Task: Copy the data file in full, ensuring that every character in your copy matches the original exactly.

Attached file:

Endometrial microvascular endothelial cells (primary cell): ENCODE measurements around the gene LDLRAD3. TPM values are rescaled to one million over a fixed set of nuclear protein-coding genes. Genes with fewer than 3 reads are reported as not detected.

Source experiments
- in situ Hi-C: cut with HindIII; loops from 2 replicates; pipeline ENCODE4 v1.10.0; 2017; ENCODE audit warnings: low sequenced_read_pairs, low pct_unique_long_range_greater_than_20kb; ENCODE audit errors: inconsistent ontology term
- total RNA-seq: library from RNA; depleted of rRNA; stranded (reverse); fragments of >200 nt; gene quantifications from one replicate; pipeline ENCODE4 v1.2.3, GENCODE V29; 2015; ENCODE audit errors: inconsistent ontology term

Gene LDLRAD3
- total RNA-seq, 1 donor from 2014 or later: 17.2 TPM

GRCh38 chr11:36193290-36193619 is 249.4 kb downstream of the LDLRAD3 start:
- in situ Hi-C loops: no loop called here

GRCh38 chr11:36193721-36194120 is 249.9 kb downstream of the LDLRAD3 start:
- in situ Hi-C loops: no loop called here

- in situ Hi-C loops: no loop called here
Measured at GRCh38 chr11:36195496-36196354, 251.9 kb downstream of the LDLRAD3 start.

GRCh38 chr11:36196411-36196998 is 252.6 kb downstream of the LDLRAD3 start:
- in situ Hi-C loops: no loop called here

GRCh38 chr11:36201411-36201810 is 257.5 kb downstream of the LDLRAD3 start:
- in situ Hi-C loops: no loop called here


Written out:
Endometrial microvascular endothelial cells (primary cell): ENCODE measurements around the gene LDLRAD3. TPM values are rescaled to one million over a fixed set of nuclear protein-coding genes. Genes with fewer than 3 reads are reported as not detected.

Source experiments
- in situ Hi-C: cut with HindIII; loops from 2 replicates; pipeline ENCODE4 v1.10.0; 2017; ENCODE audit warnings: low sequenced_read_pairs, low pct_unique_long_range_greater_than_20kb; ENCODE audit errors: inconsistent ontology term
- total RNA-seq: library from RNA; depleted of rRNA; stranded (reverse); fragments of >200 nt; gene quantifications from one replicate; pipeline ENCODE4 v1.2.3, GENCODE V29; 2015; ENCODE audit errors: inconsistent ontology term

Gene LDLRAD3
- total RNA-seq, 1 donor from 2014 or later: 17.2 TPM

GRCh38 chr11:36193290-36193619 is 249.4 kb downstream of the LDLRAD3 start:
- in situ Hi-C loops: no loop called here

GRCh38 chr11:36193721-36194120 is 249.9 kb downstream of the LDLRAD3 start:
- in situ Hi-C loops: no loop called here

- in situ Hi-C loops: no loop called here
Measured at GRCh38 chr11:36195496-36196354, 251.9 kb downstream of the LDLRAD3 start.

GRCh38 chr11:36196411-36196998 is 252.6 kb downstream of the LDLRAD3 start:
- in situ Hi-C loops: no loop called here

GRCh38 chr11:36201411-36201810 is 257.5 kb downstream of the LDLRAD3 start:
- in situ Hi-C loops: no loop called here